Ah, comedy. It’s a wonderful thing, it’s an interesting thing, it’s one of my favourite things and yet it can be a dangerous thing. Do you remember in Friends how Chandler (the one with the homophobia) often used to say he used comedy as a defence mechanism? If anything became uncomfortably emotional Chandler would crack a joke and the matter at hand would be pushed aside to be solved another day. By Monica. Oh, that Chandler Bing, what a card. He’s simply too funny to be held accountable for his actions. Don’t question him, look he doesn’t like it. You have to laugh and besides… he’s a nice guy.
I’m not about to reveal some sub-plot in which Chandler sexually assaulted anybody, rather I want to demonstrate how a good sense of humour is often used to cover or excuse bad behaviour. In an environment where calling someone out is already seen as rather po-faced, calling a comedian out (particularly when you too are a comedian) is just plain party-pooping. In spite of this, recently there has been a surge in women comedians reporting male comedians who have behaved inappropriately (and what a euphemism that is) or sexually assaulted them.
As is tradition in these matters in amongst supportive, even corroborating responses, has nestled denial. What do people base this confident denial on? What’s the evidence of innocence? Say it with me: ‘Oh, no but he’s a nice guy’.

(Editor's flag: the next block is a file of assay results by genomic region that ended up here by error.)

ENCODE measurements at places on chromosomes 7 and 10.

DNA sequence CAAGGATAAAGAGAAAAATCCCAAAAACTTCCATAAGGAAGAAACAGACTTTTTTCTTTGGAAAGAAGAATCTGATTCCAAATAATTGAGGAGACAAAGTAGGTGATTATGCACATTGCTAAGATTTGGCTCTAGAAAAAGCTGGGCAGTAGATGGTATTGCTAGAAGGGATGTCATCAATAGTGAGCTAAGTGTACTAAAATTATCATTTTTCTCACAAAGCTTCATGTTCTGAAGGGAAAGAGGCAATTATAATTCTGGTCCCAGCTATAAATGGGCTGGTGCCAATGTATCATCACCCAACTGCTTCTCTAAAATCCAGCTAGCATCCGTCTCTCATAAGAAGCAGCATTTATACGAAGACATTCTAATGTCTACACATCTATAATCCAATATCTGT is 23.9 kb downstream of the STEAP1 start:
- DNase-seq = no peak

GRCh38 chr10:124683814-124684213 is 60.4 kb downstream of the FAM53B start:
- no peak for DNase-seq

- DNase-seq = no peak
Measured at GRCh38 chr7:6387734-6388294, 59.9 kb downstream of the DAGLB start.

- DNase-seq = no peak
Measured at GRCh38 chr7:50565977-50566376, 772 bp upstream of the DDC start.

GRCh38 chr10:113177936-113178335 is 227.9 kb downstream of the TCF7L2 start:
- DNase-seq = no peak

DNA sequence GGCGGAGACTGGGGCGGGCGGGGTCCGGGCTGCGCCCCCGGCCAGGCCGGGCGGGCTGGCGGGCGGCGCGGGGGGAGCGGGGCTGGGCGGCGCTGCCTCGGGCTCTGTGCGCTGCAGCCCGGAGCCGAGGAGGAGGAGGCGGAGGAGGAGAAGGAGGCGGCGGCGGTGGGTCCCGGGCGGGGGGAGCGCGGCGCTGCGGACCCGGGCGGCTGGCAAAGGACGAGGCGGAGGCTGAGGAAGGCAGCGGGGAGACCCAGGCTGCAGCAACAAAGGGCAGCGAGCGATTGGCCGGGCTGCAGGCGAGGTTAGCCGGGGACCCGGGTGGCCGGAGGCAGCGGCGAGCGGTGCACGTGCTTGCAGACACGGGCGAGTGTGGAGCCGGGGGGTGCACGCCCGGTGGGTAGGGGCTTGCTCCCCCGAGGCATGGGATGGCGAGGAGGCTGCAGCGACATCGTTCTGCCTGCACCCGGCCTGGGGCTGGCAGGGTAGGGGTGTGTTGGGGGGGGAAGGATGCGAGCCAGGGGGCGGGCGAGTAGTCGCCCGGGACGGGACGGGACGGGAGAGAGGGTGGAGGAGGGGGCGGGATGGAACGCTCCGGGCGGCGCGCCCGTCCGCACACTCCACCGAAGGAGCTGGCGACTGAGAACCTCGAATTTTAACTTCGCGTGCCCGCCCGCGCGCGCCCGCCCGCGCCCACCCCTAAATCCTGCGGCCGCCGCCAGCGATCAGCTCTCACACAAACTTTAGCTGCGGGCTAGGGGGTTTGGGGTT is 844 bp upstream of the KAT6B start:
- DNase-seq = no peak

He’s a nice guy, he makes me laugh! Dare I say it, he’s charming. Yes once he touched me a bit weird on the hip but once he explained to me why it was just a joke I realised that I was being sensitive, nay, humourless. And yes he goes for very young, new, some might say vulnerable comics, but we all have a vice so relaaaaax. Let he who hasn’t slipped a mate the tongue cast the first stone, am I right? He’s lovely, I’m sure it was a joke, I can vouch for him. He wouldn’t do that. He’s a nice guy.
We like to think predators are obvious. There are plenty of comedians and promoters who have had rumours, accusations or reports about them where frankly I have felt, if anything, vindicated. ‘Aha!’ I think, ‘Gotcha! I knew it.’ But sometimes the stories are about someone I’ve thought of as an ally, someone I’ve had a pint with, someone quite woke, someone I love to see perform. Y’know, a nice guy.
Don’t fall for it. Don’t ever let that be your response. We are complicated, we have many facets and just because you haven’t seen the criminal side (let’s remember, because we so often forget and I include the police in this, sexual assault is a crime) doesn’t mean it’s not there. So, should all comedians with a whisp of dodge about them be ‘cancelled’ without question? No, this isn’t what I am saying. However, we must not dismiss reports based on whether or not we like the accused.
When we respond to reports (reports, not rumours) with the Nice Guy defence we aren’t trying to be fair, we aren’t being balanced. We’re saying ‘I don’t believe you’. We’re confirming the fear that if you want to do well in comedy, you are best off keeping your mouth shut unless you have a joke to deliver and keep it light. Literally grin and bear it. I don’t know about you, but I don’t want to be a part of an industry like that.
And hey, I don’t know who needs to hear this, but if your friend assaults you… they’re not your friend. And they’re not a nice guy.